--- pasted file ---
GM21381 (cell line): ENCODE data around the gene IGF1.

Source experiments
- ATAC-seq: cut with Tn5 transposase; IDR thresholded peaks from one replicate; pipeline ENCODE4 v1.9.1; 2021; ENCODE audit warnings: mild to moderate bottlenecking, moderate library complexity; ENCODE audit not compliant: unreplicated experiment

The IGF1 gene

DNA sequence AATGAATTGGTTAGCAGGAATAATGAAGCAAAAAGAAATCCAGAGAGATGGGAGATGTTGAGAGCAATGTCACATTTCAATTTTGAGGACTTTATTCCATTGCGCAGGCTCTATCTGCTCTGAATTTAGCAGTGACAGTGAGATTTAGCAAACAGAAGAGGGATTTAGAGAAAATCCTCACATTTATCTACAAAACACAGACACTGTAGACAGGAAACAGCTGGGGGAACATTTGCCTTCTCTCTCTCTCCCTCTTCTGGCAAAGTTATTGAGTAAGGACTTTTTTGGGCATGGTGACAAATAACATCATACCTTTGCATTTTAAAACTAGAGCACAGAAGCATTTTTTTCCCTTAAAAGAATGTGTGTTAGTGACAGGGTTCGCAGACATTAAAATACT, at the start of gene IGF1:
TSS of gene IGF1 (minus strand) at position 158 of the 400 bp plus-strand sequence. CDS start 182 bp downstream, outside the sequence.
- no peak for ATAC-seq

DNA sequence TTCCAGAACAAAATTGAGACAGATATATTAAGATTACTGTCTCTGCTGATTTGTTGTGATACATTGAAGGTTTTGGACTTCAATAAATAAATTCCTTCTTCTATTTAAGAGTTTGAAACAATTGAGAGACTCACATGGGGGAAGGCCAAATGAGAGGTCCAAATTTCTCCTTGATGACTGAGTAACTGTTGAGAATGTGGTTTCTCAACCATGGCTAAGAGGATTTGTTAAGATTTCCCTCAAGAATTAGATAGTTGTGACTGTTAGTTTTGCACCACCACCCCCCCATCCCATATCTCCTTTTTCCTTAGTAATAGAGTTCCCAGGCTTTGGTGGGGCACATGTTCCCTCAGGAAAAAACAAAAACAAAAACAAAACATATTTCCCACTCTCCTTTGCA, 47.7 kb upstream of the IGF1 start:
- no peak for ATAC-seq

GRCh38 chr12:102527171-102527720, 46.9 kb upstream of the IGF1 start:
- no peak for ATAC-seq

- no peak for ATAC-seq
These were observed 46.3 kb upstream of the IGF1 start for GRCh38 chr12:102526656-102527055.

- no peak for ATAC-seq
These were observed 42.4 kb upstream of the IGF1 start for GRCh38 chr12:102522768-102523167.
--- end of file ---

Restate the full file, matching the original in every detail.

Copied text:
GM21381 (cell line): ENCODE data around the gene IGF1.

Source experiments
- ATAC-seq: cut with Tn5 transposase; IDR thresholded peaks from one replicate; pipeline ENCODE4 v1.9.1; 2021; ENCODE audit warnings: mild to moderate bottlenecking, moderate library complexity; ENCODE audit not compliant: unreplicated experiment

The IGF1 gene

DNA sequence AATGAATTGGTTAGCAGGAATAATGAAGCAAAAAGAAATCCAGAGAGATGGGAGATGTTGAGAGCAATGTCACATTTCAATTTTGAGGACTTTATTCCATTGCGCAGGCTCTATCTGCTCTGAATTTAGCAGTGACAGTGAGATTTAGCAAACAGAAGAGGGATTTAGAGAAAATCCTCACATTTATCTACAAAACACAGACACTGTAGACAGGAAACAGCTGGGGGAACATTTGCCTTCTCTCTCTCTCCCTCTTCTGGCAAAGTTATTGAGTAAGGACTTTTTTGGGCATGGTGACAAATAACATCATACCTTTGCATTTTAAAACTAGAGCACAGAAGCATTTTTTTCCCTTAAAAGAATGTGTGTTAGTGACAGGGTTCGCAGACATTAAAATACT, at the start of gene IGF1:
TSS of gene IGF1 (minus strand) at position 158 of the 400 bp plus-strand sequence. CDS start 182 bp downstream, outside the sequence.
- no peak for ATAC-seq

DNA sequence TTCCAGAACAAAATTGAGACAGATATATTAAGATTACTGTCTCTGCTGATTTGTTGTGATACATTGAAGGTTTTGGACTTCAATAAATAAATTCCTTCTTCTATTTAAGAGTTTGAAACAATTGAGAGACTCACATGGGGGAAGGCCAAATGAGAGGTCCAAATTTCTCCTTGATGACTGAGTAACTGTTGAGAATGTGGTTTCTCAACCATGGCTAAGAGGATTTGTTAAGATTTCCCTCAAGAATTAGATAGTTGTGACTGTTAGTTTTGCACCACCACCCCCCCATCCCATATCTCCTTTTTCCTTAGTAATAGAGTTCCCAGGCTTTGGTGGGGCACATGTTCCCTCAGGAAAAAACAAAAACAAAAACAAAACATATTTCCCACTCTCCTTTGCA, 47.7 kb upstream of the IGF1 start:
- no peak for ATAC-seq

GRCh38 chr12:102527171-102527720, 46.9 kb upstream of the IGF1 start:
- no peak for ATAC-seq

- no peak for ATAC-seq
These were observed 46.3 kb upstream of the IGF1 start for GRCh38 chr12:102526656-102527055.

- no peak for ATAC-seq
These were observed 42.4 kb upstream of the IGF1 start for GRCh38 chr12:102522768-102523167.